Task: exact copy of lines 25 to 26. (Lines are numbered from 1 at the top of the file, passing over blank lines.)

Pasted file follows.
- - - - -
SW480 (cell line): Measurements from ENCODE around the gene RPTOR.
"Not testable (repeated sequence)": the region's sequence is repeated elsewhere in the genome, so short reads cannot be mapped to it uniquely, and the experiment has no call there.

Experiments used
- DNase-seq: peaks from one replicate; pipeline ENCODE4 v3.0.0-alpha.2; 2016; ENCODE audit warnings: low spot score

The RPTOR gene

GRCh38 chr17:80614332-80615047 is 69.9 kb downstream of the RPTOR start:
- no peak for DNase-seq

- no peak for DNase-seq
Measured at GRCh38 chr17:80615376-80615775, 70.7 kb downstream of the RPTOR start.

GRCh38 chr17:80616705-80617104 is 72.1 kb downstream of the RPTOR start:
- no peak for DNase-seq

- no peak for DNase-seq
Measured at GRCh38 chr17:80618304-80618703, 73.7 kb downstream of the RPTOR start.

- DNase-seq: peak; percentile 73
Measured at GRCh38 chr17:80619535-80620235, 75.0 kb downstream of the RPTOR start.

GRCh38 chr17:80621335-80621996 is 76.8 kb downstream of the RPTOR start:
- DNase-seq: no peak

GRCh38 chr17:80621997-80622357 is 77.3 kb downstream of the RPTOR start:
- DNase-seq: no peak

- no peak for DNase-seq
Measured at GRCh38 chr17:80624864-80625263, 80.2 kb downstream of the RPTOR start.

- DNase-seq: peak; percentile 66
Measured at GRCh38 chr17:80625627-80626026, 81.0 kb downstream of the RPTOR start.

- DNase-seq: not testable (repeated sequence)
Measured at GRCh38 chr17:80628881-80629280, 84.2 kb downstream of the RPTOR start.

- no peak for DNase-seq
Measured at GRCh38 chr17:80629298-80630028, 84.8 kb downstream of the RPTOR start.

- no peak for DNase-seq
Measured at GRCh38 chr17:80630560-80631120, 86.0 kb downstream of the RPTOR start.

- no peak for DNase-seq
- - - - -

Measured at GRCh38 chr17:80628881-80629280, 84.2 kb downstream of the RPTOR start.

- no peak for DNase-seq